Google (and Android) is getting a redesign and this is the "Quantum Paper" behind it...

DeveloperTech predicted in April that the next version of Android will be getting a complete makeover much like Apple's iOS 7. It wasn't the most outrageous of claims, in fact it was rather obvious, but if you had any doubt left then Google's internal framework for the company's new design ethos across products has come to light...

Dubbed the 'Quantum Paper' framework, it details Google's new design principles to unify the company's design across Android apps and their giant web services. For an operating system to deliver a consistent experience, the apps must follow a similar ethos. Skeuomorphism from third party developers in iOS 7's flat design just doesn't work anymore.

Google is also going flat. In fact they have been before iOS 7 was released. Take Google Now for just one example. Arguably the new design rage was kicked off on the mobile even before this however by Windows Phone with its colourful, flat, Live Tiles. Who would have thought Microsoft would be pioneers of design and influence even design-experts Apple?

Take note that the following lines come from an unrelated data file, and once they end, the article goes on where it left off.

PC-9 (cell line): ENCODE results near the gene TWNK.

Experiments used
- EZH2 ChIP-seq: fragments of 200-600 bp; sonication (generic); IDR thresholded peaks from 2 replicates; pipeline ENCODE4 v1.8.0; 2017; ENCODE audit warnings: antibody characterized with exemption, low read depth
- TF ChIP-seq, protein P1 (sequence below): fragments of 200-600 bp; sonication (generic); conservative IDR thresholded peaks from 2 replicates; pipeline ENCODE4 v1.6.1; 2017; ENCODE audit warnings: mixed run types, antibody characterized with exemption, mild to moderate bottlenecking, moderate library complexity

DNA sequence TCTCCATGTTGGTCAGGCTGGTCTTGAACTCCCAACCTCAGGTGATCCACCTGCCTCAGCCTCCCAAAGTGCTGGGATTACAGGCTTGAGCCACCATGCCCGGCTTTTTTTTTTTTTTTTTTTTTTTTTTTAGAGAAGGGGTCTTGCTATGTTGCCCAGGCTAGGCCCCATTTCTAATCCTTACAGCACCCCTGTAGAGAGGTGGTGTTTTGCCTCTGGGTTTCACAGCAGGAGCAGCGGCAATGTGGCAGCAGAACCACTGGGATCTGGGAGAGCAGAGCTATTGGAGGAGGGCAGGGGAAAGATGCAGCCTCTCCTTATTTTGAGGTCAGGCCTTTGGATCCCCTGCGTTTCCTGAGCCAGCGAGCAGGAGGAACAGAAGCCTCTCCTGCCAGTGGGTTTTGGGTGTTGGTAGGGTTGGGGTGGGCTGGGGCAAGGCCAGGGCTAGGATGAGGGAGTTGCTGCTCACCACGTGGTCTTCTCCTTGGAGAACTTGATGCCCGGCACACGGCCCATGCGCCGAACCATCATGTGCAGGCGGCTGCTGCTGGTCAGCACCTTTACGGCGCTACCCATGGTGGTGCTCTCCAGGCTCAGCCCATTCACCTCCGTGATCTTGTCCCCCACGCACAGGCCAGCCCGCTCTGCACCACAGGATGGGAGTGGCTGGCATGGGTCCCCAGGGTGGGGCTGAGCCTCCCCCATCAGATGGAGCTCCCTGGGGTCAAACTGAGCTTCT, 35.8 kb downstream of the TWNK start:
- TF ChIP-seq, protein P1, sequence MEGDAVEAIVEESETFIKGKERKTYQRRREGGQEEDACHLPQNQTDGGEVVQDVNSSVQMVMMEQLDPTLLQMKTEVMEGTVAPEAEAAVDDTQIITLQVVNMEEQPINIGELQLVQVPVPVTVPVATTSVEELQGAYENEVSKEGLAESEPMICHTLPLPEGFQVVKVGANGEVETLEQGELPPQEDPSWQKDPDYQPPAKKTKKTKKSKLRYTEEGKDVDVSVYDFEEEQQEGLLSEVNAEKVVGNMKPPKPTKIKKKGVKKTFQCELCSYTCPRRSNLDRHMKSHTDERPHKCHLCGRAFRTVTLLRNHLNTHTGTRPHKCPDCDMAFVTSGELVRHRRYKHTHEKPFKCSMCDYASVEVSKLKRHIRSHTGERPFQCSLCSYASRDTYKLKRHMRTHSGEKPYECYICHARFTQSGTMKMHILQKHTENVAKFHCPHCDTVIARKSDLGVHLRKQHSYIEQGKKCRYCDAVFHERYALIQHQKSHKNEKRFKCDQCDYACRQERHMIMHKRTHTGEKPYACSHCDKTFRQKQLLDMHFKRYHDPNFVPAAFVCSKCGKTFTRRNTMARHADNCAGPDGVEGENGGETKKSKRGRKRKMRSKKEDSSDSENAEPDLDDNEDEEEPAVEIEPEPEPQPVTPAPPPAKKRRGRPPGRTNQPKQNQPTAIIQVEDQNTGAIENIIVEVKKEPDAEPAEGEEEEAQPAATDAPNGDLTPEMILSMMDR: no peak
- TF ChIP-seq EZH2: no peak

Leaked stock apps for an upcoming Android version have leaked including the calendar, dialer, and Gmail. One thing is for certain, the "Hamburger" UX is here to stay.

Hamburger is the three-lines found - generally in the left-hand corner - of applications which expands a list when pressed or "dragged" out. It's a very love/hate UI element but one which has been picked up by developers in the masses even on iOS. In fact, Quantum Paper wants to be the unified design even on iOS (albeit through GoogleKit.)

Before this Android overhaul is rolled-out en masse to the public, Google will reportedly start introducing new elements from their Quantum Paper framework into their applications - as usual - in the lead-up to Google I/O. This supposedly also consists of a new search icon, toggle switch, and cluster icon.

Many of these can already be found in the Google+ app...

Quantum Paper could mark a huge departure not just for Android, but even for other platforms. I'm sure we'll start to see the fruits of Google's new design effort in their own applications leading up to I/O, but one thing is for certain, it can't come any sooner!

Are you excited by Google's new design direction? Let us know in the comments.

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